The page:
Sir Trevor Williams, 1st Baronet

Sir Trevor Williams, 1st Baronet

Sir Trevor Williams, 1st Baronet (c.1623 - 1692) of Llangibby ( _cy. Llangybi), Monmouthshire, was a Welsh politician, gentry landowner, military commander and rebel. He played a significant part in events during and after the English Civil War in South Wales, siding first with King Charles, then with the Parliamentarians, before rejoining the Royalists in 1648.

Family and lineage

Trevor Williams was a descendant of a marriage in 1300 between Howel Gam ap David of Penrhos Castle and Joyce, a daughter of the Herefordshire based Scudamore family. Roger Williams, Trevor's grandfather and High Sheriff of Monmouthshire, acquired Llangibby Castle in 1545 [ [|%20of%20Llangibby%20Castle National Library of Wales - Llangibby castle] ] and adopted the surname Williams (derived from his father's name, William) in 1562. His son, Charles, who became M.P. for Monmouthshire and was knighted in 1621, also became Sheriff of Monmouthshire in 1627. Sir Charles, Trevor's father, was a noted Puritan who presented a fine Jacobean pulpit with the text "Woe Be to Me if I Preach not the Gospel" to Caerwent church in 1632.Jeremy Knight, "Civil War and Restoration in Monmouthshire", 2005, ISBN 1-904396-41-0] He died in 1642.

English Civil War

In 1642, young Trevor Williams, as a well connected local man and strong Protestant, was appointed by the King with a Commission of Array. At the outbreak of what was to become the First English Civil War, this gave him responsibilities for raising an army within Monmouthshire for the King, and holding the county against opposition. He was also created a baronet (one of several Williams Baronets in Wales). Having set about his alloted task he was captured by Parliamentary forces in 1643 at Highnam during the Siege of Gloucester. After his release, he set about fortifying the ruined medieval stone castle at Llangibby, beside the Caerleon to Usk road, and garrisoned it with 60 men. In 1644 he helped lead operations around Monmouth. After the town was lost to the Parliamentarians he pleaded with Prince Rupert for more men and ammunition, following which he helped lead its recapture. [ Trevor Williams at Welsh Biography Online] ]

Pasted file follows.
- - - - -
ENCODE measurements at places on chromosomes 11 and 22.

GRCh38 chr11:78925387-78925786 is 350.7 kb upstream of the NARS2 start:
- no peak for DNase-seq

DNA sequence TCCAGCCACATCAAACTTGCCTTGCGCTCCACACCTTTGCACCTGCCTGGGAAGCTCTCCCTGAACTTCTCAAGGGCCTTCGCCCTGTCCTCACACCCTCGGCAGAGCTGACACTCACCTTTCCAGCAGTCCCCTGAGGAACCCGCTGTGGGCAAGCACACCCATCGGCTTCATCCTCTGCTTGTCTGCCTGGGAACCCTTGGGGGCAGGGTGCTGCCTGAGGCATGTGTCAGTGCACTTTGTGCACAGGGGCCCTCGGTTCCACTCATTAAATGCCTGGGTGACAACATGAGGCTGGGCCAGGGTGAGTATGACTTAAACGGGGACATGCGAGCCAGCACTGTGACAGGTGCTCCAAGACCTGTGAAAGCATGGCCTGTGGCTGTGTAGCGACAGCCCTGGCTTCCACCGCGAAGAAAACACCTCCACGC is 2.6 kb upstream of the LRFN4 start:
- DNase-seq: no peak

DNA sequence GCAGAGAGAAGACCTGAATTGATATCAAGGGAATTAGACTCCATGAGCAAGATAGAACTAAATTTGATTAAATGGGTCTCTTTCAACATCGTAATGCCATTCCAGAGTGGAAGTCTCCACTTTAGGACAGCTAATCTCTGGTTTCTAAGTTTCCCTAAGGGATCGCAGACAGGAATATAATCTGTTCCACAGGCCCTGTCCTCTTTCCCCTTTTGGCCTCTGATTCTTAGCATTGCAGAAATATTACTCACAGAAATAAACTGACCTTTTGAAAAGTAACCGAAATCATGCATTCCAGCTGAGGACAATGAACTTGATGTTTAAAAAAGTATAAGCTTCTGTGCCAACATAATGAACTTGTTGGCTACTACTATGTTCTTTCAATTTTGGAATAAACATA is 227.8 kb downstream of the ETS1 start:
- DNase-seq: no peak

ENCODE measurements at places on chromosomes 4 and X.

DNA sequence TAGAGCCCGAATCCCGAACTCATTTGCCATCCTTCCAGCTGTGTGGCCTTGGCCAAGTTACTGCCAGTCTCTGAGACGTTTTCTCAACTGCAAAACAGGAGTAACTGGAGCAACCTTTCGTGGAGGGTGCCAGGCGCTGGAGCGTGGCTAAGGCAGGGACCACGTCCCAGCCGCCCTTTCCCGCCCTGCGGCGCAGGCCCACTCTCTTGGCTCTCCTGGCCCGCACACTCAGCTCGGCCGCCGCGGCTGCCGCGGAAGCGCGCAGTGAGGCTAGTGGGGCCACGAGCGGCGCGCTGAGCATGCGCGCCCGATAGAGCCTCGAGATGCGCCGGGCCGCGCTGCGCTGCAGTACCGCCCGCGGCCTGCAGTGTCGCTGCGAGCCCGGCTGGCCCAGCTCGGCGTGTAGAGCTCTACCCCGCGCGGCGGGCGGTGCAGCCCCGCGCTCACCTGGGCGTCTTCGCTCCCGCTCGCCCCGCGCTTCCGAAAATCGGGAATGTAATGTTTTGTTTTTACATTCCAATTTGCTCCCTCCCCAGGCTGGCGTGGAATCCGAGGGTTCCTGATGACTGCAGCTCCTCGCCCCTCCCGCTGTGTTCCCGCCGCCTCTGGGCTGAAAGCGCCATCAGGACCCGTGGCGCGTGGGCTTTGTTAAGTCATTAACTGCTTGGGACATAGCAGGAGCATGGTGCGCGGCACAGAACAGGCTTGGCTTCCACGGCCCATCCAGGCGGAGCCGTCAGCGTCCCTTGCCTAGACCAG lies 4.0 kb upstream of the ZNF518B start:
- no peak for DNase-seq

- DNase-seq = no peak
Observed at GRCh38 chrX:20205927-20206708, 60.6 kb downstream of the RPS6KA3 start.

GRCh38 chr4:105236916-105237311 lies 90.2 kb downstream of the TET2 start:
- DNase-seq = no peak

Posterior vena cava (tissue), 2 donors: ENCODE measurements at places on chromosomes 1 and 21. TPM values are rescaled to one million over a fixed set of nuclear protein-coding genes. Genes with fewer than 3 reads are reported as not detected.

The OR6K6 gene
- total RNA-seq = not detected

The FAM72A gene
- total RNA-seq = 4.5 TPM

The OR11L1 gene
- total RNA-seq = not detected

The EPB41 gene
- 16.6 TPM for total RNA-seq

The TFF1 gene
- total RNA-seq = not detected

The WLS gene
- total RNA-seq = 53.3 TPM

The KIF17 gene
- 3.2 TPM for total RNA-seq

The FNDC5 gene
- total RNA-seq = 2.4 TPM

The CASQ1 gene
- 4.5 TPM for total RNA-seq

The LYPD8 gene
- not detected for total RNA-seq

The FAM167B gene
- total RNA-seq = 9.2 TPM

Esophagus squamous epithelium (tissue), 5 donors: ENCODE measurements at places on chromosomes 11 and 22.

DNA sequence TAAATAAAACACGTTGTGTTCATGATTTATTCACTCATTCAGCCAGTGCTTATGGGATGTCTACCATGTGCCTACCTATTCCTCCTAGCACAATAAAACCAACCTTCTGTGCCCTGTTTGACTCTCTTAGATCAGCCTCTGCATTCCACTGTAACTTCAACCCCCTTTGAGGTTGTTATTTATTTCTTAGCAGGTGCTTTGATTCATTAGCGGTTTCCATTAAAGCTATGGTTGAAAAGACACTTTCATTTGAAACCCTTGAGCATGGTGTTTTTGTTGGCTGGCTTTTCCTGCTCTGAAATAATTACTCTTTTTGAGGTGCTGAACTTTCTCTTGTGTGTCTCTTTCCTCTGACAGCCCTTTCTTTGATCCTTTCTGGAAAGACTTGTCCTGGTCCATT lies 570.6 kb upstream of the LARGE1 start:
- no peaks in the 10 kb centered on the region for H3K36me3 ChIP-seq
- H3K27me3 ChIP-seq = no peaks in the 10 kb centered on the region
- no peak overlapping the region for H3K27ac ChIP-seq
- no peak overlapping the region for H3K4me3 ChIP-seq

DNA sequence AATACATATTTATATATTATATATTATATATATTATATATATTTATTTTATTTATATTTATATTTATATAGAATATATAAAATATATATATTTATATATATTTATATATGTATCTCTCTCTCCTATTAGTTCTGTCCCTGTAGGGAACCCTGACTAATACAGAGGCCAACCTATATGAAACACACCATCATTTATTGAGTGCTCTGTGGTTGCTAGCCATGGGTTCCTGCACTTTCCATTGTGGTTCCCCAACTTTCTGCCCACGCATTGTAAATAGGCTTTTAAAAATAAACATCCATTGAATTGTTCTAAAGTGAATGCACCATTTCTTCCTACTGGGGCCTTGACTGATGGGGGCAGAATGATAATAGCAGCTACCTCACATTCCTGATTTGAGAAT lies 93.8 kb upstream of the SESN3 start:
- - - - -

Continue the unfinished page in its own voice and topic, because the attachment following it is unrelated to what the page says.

As a tenant of the Earl of Pembroke, as were his family before him, he naturally took up the shared feud with the successive holders of the title Duke of Somerset. He especially came to resent the favours of the King to the Catholic Robert Carr, 1st Earl of Somerset, and the Earl of Glamorgan's plan to bring in Irish soldiers to south east Wales. He resisted the recruiting activities of Sir Jacob Astley, 1st Baron Astley of Reading for the King across South Wales in 1645, and was immediately arrested at Abergavenny. He was quickly bailed, the King recognising his power base in the area, whereupon he seized and held nearby Monmouth Castle, this time against the King. In 1646, he helped relieve the Parliamentarians besieged in Cardiff and was temporarily given the role of Commander in Monmouthshire. However, he lost this position after a few months, and also failed to secure sufficient patronage to allow him to be elected as an M.P. He then fought at the bitter and lengthy siege of Raglan Castle on the side of Parliament, the winning side.

However, by the time the Second English Civil War was developing, Williams had become alarmed at Cromwell's ascendancy, and in particular Cromwell's decision to give himself lands in Glamorgan and Monmouthshire, including Chepstow Castle, which he had coveted for himself. As a result, in 1648 he helped Sir Nicholas Kemeys, Custos Rotulorum of Monmouthshire, to seize and hold Chepstow for the King. Cromwell's response was to storm Chepstow, regaining it and arresting and seizing the lands of the rebels involved. Williams' lands were sequestered by Parliament but he appealed and his lands were returned to him.

On his release, Williams bought further lands which had belonged to others who had their lands sequestered, particularly in and around St Mellons between Cardiff and Newport. He was reconciled to the Protectorate by 1657, to the extent of temporarily abandoning his title of baronet. However, with the Restoration of 1660, he was made Colonel of the county militia, to help disarm the radicals and win their support.

Political career

In 1667, he was elected M.P. for Monmouthshire after a strongly contested election against the Marquis of Worcester's nominee, subsequently making a name for himself on anti-Catholic committees. He sat for the Monmouthshire boroughs in the Parliament of 1679, and again for the county in those of 1680 and 1681, as a member of the grouping which later became known as Whigs. In 1680 he proposed in the House of Commons that Worcester - who by now had become the Duke of Beaufort - be removed from the royal court and council, on the grounds that he was secretly a "Papist", and that Worcester's garrison at Chepstow should be disbanded.

However, by 1683 Williams was accused of fomenting trouble among the youth of Monmouthshire, and the following year Beaufort successfully sued him and his ally John Arnold for "scandalum magnatum", libel against a peer. Williams was fined £20,000 and imprisoned, ending his political career. He died in 1692.



External links

* [ The National Library of Wales Dictionary of Welsh Biography on Sir Trevor Williams]
* [,M1 Oliver Cromwell's Letters & Papers referring to Sir Trevor Williams revolt]

"* Charles Somerset, Marquess of Worcester was styled "Lord Herbert" until 1682."

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